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ian newspaper’s hard drives in an apparent bid to keep the fruit of Edward Snowden’s leaks safe from Chinese spies, the paper’s editor said Monday. Alan Rusbridger made the claim in an opinion piece published on the Guardian’s website, saying that a pair of staffers from British eavesdropping agency GCHQ monitored the process in what he called “one of the more bizarre moments in the Guardian’s long history.” He said the hard drives were torn apart in the basement of the Guardian’s north London office with “two GCHQ security experts overseeing the destruction ... just to make sure there was nothing in the mangled bits of metal which could possibly be of any interest to passing Chinese agents.” It was not clear exactly when the incident occurred. Rusbridger gave a vague timeline, suggesting that it happened within the past month or so. Guardian spokesman Gennady Kolker declined to comment further, and messages left with GCHQ after working hours were not immediately returned. An operator at the intelligence agency’s switchboard said no one was available until Tuesday. Rusbridger said the destruction was the culmination of weeks of pressure on the Guardian by British officials. Shortly after his paper began publishing reports based on Snowden’s leaks, he said he was contacted by “a very senior government official claiming to represent the views of the prime minister” who demanded the return or destruction of Snowden’s material. There followed a series of increasingly
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Page 4 — THE LACONIA DAILY SUN, Tuesday, August 20, 2013
Respect... make it contagious Imagine if you will, two young men meet somewhere in their town. They strike up a conversation and quickly become friends. It doesn’t seem to matter that one of the young men is obviously poor while the other seems to be from a rather well-off family. They meet on a regular basis and talk of the things that interest them both . . . their friendship grows. One morning before leaving home, William, the well-to-do young man, is advised by his mother that they are having friends for dinner and he replies that he will bring his friend. And he did. Sadly, William’s friend was embarrassed as he entered William’s beautiful home and saw all those people beautifully dressed chatting as they awaited to be served a sumptuous meal in the elegant dining room. It was, to say the least, awkward and humiliating. William’s heart ached for his friend and he couldn’t understand how his parents and their friends could not see beyond the tattered clothes of his friend and discover the person that he knew and respected, the person who was his friend. That experience so moved young William that he dedicated his life to bringing respect and nourishment of the body and soul to those who are often invisible to others. Young William Booth founded what we now know to be the worldwide Salvation Army. In Laconia, we are fortunate to have a very active and diverse branch of that army, headed up by Captains Steven and Sally Warren. Among their many outreach programs, the Salvation Army offers a noon day meal at what they call The Friendly Kitchen. Over 20 different churches and other organizations contribute to providing a substantial meal every Tuesday through Sunday noon at their main building on Union Avenue. There are no restrictions on who may enter the dining hall. Often, some of the diners are workers in the area who know they are welcome and who know that volunteers from some local church or other organization have prepared a nice luncheon, including beverages and desert. Other diners may be temporarily residing at the Carey House or be local folks who enjoy the meals and the social aspect of community dining. Often, if there are left-overs, the remaining food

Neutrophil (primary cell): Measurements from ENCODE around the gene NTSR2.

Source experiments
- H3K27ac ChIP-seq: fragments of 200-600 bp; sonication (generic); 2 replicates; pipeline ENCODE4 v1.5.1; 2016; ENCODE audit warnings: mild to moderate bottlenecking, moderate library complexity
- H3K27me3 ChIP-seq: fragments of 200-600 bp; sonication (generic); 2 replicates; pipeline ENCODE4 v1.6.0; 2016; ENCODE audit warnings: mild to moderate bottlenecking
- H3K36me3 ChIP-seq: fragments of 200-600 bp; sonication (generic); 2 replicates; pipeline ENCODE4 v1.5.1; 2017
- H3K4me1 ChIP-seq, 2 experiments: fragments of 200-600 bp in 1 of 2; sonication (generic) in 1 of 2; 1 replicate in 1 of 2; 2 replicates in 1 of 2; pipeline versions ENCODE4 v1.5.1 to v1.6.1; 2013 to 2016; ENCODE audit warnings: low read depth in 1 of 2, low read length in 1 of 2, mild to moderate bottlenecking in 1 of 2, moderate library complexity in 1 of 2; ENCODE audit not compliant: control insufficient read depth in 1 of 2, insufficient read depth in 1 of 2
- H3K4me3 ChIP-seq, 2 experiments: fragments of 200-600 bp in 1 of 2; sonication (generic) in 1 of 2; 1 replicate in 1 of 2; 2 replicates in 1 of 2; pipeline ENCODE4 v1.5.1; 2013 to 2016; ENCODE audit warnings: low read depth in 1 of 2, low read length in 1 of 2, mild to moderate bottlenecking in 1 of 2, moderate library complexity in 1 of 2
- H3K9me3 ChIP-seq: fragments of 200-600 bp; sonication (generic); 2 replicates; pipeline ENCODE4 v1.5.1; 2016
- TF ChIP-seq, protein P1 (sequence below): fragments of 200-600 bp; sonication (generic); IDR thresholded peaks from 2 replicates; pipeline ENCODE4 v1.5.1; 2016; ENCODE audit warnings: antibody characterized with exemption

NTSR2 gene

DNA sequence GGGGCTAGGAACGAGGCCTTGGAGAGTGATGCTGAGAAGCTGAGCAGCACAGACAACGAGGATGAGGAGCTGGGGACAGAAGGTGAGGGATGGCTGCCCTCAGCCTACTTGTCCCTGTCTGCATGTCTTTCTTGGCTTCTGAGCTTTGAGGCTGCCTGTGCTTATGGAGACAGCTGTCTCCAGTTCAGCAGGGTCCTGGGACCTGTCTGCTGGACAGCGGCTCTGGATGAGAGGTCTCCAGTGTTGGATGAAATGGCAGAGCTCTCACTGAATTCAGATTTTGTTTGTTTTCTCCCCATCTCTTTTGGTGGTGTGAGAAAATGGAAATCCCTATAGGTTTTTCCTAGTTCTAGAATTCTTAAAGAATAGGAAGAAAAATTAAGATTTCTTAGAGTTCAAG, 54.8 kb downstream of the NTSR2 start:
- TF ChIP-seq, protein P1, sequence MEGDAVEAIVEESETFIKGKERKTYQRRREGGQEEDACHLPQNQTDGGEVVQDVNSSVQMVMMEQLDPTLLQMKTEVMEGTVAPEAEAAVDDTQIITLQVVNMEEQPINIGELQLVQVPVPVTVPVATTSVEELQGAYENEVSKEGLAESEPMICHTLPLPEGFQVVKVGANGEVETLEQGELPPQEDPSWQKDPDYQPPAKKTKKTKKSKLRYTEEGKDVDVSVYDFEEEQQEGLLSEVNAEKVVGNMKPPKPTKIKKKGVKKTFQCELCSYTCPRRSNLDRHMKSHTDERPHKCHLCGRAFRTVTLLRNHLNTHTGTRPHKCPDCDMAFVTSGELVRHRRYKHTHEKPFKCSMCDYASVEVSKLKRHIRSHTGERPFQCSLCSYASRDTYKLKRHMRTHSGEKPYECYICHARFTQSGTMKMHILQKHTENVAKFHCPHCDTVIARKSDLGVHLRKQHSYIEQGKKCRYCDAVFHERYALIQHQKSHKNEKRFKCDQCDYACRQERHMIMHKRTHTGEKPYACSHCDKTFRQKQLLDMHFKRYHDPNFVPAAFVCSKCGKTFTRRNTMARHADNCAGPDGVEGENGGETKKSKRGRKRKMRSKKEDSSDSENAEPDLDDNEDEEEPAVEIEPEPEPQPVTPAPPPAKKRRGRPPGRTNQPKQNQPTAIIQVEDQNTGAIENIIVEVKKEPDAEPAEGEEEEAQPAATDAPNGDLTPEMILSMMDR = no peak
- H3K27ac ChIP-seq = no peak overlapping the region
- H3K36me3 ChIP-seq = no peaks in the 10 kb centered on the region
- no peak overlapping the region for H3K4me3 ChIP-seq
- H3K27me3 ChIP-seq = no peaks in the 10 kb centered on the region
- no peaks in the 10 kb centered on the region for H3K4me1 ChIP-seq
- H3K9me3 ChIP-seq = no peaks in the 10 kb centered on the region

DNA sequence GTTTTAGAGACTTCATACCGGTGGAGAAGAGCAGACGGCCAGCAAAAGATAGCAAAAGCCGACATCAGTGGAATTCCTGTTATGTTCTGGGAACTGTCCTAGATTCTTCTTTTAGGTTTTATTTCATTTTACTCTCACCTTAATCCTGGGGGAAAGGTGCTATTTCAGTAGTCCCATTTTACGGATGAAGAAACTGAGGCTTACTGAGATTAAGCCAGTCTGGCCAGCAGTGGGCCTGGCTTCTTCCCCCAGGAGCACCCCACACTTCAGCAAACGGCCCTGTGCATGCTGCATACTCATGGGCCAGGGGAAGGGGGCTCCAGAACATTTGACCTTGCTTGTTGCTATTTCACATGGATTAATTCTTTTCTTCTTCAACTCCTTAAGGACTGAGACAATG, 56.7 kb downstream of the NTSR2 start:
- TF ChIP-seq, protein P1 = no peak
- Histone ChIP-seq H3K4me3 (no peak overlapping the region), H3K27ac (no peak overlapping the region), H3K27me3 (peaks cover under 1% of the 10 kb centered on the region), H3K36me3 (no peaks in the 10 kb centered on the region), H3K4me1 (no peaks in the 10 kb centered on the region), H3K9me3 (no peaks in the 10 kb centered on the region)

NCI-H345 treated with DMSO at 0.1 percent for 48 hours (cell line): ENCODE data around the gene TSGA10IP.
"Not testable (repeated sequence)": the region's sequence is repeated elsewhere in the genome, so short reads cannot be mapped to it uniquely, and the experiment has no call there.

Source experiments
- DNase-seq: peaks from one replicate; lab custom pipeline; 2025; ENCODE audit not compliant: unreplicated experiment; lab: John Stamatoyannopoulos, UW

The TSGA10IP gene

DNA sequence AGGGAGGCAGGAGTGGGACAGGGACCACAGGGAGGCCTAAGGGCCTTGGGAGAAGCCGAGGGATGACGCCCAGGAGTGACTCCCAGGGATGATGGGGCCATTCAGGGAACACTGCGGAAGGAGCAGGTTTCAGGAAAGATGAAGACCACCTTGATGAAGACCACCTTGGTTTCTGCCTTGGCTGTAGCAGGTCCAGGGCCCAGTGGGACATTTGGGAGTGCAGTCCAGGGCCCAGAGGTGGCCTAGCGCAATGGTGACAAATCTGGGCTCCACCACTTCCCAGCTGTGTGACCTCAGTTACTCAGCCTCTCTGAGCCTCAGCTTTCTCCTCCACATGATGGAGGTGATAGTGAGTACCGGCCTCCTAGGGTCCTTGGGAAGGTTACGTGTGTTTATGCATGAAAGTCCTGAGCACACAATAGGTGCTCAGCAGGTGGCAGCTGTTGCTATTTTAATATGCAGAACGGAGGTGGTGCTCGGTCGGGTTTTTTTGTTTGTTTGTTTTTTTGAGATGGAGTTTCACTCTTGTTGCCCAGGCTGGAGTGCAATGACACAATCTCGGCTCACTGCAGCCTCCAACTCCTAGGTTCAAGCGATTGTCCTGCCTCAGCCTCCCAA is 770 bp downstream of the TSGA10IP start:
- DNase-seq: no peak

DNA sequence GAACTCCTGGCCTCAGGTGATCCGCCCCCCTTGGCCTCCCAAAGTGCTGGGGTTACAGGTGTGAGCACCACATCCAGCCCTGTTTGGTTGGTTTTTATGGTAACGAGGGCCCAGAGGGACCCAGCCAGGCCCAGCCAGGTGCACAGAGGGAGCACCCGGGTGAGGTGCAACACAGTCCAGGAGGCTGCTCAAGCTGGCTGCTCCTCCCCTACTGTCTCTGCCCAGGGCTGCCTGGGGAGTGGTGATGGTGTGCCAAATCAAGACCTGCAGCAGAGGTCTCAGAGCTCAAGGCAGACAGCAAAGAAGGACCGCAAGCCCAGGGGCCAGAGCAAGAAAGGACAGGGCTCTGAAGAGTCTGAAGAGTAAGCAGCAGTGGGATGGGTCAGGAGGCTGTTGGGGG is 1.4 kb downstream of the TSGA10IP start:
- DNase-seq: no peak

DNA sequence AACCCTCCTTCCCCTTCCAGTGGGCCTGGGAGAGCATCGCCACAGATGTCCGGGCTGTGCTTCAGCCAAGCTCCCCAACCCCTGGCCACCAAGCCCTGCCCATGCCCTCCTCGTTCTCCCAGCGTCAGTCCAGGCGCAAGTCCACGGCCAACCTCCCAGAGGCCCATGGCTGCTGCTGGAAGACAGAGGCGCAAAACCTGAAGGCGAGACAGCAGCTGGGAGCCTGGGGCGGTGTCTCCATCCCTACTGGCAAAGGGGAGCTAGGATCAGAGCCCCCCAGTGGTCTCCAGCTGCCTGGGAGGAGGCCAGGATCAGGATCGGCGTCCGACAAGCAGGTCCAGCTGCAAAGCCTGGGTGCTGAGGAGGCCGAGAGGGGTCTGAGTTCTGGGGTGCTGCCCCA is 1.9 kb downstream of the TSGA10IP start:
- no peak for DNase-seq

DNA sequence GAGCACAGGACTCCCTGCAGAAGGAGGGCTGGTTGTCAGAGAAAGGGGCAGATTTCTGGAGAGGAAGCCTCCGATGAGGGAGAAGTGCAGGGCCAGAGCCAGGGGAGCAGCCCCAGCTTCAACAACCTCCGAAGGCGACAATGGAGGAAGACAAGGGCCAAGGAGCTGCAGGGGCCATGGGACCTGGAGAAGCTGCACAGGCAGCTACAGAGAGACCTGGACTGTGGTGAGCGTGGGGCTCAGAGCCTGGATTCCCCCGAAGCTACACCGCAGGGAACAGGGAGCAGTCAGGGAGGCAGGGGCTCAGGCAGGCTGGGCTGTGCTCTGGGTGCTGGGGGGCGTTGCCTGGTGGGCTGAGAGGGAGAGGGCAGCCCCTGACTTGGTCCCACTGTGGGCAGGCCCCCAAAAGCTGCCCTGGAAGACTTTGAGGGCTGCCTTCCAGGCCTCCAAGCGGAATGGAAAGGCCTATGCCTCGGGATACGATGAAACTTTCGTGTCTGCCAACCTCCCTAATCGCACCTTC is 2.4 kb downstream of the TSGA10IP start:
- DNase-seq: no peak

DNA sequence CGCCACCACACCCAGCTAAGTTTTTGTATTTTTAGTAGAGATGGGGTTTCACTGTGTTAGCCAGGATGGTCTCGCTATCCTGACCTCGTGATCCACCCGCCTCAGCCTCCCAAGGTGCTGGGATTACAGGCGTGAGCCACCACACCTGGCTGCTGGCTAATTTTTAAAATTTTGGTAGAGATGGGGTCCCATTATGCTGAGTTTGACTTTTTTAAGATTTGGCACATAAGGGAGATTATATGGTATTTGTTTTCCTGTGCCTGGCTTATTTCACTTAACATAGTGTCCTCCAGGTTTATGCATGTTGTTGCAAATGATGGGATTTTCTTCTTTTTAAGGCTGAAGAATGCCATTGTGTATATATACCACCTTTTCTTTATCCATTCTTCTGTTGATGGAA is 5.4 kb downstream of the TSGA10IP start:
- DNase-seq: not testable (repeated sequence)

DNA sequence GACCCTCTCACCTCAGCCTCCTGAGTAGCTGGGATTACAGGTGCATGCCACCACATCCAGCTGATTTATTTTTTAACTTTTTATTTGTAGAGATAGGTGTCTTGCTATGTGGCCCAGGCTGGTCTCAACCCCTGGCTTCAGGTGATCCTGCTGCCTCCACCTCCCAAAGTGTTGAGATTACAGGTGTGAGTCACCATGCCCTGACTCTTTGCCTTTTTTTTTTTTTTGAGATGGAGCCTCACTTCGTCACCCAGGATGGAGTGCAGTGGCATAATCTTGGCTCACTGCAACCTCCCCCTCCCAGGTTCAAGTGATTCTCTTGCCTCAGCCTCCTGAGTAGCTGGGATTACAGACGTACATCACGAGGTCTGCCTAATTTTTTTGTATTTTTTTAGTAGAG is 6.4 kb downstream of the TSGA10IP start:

can be given to the Carey House next door, where it will be used to help feed some of their residents. There are a number of organizations who contribute food stuffs to the Salvation Army, including local supermarkets, farms, and individuals. Should you like to make a food contribution please call the main office at 524-1834. Next door to the main building is the Salvation Army’s Carey House, 528-8086. This house provides temporary shelter for up to 31 people each night. Within that number there are three modest sized family units, and the other rooms can accommodate up to 14 men and 6 women. The Carey House staff works with each of the residents to develop action plans to help them find work and regain their independence. As part of those plans the staff assists in myriad ways to help the residents find permanent housing. In speaking with Amanda Lewis, the director of the Carey House, I asked what kinds of items are most needed to help support the Carey House operation. One of the first items mentioned was paper products, particularly toilet tissue. As you can imagine, the bodily functions of 31 people requires substantial amounts of bath and facial tissues, paper towels, bar soap, washing machine detergent, and other cleansing agents. Of course there are any number of food stuffs that would also be welcome. Please consider the Carey House needs when you make your next shopping trip . . . they are located on the corner of Union Avenue and Spring Street and have an ample parking lot right off Union Avenue. Another of the Good Works of the Salvation Army is its Thrift Store at 77 New Salem Street, in Laconia, 737-9998. This is a sizable location and it accepts most donations, except mattresses. Because of space limitations, on occasion they will put a hold on some electronics items that get overstocked. Otherwise, clothing (regardless of season), household items, furniture, toys, and most everything else is welcome. Those wishing to take a tax deduction simply need to ask and a receipt will be provided for the goods donated. This location provides temporary work for Carey House residents while also providing a shopping outlet for those seeking useful clothing, household, and electronics at very reasonable see MEADE next page